10 Feb Housetraining: A Crate Training Idea
This article comes to us from Wayne Booth, of , a dog training company in Nashville, TN. Wayne also offers dog training information on his blog at DogTrainingBlogger.com . I hope you enjoy the article.
The frustration that leads frazzled pet owners to abandoning their dogs to shelters the most is a lack of effective house training. Remember that your dog is a family member, and as such, is worth the time and effort required to properly house break them, so that you can be a happier pet owner and your dog can be happily in their family’s arms, not in a shelter.
The house training method we’ll be going over in this article is crate training. I consider crate training a great gift to your dog. As a den animal, your dog will learn to love his or her “den”. Their crate will become a safe place, their sanctuary when they are stressed or just when they want some peace and quiet. Crate training is the house breaking method of choice for any good dog trainer and is widely considered the best way to train your animal to do their business outside.
Crate training begins with an initial 4 week process. During this process, your dog should be in one of the following places at all times:
1) in their crate
2) on the grass
3) in front of you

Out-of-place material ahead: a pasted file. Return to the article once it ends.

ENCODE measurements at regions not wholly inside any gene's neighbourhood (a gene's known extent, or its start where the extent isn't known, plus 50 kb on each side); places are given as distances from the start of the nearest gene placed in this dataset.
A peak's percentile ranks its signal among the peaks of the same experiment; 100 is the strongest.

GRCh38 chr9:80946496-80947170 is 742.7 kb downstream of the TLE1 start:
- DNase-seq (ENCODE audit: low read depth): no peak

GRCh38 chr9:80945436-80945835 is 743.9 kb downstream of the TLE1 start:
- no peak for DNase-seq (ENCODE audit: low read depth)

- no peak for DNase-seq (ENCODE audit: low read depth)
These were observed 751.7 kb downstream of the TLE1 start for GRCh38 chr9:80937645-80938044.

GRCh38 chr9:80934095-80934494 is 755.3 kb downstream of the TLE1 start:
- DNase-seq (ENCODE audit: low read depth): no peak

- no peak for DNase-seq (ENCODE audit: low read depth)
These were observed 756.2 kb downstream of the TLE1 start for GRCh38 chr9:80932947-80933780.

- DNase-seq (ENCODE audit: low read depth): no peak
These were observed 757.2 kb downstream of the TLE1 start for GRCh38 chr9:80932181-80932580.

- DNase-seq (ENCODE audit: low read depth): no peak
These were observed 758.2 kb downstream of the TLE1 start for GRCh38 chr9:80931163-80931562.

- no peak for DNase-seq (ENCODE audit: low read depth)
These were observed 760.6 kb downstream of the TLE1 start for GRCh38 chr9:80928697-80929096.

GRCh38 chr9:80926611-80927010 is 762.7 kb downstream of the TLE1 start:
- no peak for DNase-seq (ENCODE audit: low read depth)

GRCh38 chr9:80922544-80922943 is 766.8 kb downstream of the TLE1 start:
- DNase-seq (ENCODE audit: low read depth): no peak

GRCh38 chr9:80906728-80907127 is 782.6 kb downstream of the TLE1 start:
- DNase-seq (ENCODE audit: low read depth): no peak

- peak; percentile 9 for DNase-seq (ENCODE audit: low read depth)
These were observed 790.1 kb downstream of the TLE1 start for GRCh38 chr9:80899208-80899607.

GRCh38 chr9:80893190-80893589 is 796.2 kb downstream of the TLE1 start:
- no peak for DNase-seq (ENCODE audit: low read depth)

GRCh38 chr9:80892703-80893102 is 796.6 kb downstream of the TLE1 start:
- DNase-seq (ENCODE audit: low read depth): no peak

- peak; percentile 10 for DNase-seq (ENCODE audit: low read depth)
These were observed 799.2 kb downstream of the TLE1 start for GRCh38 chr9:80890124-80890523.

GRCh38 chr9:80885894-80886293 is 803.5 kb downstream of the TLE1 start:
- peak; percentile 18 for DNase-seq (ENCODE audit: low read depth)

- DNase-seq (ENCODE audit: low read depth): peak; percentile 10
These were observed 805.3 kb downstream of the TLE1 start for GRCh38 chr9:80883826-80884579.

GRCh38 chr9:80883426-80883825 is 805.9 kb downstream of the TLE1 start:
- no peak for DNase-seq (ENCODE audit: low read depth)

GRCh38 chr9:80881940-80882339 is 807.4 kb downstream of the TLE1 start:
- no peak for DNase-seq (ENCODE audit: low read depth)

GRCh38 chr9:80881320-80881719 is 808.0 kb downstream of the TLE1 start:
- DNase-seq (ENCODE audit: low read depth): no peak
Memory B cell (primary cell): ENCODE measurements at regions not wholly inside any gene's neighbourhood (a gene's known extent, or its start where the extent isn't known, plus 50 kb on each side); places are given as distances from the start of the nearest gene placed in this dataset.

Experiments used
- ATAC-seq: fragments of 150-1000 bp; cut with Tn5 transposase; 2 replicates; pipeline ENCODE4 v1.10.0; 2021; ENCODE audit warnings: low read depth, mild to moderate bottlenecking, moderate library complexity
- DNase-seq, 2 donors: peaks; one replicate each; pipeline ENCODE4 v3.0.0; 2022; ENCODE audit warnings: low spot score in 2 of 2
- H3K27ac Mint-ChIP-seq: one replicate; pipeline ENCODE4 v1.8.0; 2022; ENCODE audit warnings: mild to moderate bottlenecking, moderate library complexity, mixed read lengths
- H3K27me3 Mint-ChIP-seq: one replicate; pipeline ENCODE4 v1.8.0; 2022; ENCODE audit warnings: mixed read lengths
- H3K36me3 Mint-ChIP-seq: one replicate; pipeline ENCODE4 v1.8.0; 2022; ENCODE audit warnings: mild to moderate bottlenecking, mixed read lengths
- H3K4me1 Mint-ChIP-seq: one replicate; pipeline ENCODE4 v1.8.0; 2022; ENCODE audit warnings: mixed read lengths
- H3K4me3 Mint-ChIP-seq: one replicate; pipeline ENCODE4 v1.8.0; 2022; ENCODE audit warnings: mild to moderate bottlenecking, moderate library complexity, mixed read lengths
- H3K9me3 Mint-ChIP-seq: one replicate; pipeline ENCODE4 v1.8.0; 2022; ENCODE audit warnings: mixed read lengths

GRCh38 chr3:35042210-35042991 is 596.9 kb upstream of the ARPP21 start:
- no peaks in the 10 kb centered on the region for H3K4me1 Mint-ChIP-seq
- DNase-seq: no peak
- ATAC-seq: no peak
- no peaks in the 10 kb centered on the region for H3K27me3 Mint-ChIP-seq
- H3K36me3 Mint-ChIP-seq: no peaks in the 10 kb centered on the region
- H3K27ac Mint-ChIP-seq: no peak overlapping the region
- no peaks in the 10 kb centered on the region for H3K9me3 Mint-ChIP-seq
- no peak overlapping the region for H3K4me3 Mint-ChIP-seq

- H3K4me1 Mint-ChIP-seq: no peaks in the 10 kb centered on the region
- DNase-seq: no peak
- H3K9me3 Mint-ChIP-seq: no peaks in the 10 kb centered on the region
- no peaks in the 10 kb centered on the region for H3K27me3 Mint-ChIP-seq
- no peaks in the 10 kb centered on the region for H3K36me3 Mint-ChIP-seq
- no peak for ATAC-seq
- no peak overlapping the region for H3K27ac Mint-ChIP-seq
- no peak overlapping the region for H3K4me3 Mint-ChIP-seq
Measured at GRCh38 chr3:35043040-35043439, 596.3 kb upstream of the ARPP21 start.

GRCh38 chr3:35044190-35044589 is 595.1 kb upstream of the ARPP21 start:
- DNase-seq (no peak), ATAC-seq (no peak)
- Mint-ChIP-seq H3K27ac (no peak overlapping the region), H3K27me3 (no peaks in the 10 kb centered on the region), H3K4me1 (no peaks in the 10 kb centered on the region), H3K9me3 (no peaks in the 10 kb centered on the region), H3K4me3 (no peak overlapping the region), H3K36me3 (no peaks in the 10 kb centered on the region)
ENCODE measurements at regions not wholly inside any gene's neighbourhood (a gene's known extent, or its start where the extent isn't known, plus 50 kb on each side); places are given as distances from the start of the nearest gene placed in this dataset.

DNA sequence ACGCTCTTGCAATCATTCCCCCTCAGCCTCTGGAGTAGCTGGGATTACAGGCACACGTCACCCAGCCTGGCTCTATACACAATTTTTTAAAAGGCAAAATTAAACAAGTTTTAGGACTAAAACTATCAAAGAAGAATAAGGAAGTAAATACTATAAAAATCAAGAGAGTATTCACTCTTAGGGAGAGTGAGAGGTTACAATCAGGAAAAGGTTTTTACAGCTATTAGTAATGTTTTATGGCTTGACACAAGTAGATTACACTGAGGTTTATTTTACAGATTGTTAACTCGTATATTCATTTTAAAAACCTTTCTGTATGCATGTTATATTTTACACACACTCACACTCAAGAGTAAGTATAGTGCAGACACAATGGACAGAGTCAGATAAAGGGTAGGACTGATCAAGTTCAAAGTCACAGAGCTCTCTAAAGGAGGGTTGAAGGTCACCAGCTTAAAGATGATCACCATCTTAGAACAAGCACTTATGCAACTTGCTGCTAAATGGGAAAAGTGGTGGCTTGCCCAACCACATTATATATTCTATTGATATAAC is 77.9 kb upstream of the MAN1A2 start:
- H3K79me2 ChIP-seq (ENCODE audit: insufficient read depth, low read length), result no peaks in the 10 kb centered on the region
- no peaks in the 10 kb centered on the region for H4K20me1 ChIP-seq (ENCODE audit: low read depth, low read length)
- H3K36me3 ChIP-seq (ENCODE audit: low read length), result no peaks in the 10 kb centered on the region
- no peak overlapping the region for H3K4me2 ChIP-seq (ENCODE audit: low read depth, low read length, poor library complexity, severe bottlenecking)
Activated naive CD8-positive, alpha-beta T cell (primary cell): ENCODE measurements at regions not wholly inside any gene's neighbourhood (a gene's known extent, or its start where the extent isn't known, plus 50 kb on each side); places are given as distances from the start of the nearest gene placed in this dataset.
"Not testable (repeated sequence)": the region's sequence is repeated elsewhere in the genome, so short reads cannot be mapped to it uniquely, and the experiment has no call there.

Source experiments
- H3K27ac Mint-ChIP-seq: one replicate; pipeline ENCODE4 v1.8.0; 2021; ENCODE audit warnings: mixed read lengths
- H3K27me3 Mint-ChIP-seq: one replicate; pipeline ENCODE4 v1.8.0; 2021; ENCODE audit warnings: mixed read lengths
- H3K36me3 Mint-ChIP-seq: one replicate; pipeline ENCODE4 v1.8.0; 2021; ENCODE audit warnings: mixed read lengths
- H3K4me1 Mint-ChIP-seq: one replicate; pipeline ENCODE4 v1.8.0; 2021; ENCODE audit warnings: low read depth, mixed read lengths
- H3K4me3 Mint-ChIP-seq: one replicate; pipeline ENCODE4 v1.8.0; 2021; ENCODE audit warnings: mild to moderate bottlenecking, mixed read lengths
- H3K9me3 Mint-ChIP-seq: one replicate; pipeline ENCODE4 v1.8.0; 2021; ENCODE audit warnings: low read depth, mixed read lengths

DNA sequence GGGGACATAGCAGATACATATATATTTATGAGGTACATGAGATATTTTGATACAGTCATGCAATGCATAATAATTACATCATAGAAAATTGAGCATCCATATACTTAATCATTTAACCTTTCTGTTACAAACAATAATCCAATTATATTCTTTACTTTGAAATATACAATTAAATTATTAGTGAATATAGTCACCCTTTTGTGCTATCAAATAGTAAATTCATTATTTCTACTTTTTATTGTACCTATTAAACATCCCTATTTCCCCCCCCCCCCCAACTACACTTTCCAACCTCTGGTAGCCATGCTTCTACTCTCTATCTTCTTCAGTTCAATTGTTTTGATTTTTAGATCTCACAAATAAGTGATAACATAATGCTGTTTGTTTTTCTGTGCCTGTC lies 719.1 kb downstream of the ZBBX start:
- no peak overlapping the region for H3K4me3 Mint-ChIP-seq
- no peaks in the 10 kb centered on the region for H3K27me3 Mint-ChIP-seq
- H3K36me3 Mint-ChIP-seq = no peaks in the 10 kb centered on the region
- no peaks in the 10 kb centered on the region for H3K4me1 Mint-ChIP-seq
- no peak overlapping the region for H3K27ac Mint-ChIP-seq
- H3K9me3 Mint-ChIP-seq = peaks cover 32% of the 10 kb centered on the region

It may sound harsh, but remember that this is only for the first four weeks of training. Dogs develop a preference for where they do their business; we want that to be the grass.
The first step to good crate training is to keep in mind what size crate is needed. Make sure the crate is just large enough for the dog. Dogs will not soil the area where they are going to sleep or stay, which is what makes crate training effective. But, if you purchase a crate too big, the dog will be able to do its business in one side of the crate and still be able to comfortably lay in the other end. We want to teach the dog that it can control itself while in the crate and can “hold it” until you are able to let him outside. Also, remember to not put anything absorbent in the crate, such as a towel or pillow – this may allow the dog to soil the object and still be comfortably out of its own mess.
The first four weeks:
So that it can’t make messes in inappropriate places, whenever you aren’t supervising your puppy, he or she should be in their crate.
The first four weeks of training will require frequent trips outside for the pup: Immediately after you provide food or water for your puppy, take it outside to the grass. Also, immediately after it wakes from a nap or gets excited, take the dog out.
Do not forget that you MUST pay attention to your puppy’s every move when it is outside of the crate. A good tip to remember is to attach your puppy’s leash to your belt so that it is always close by.
Remember that consistency is the key – teach all family members these steps and to not allow your dog to do its business inside the house. Without consistent crate training, it may develop a preference for using the restroom on carpet or tile over grass.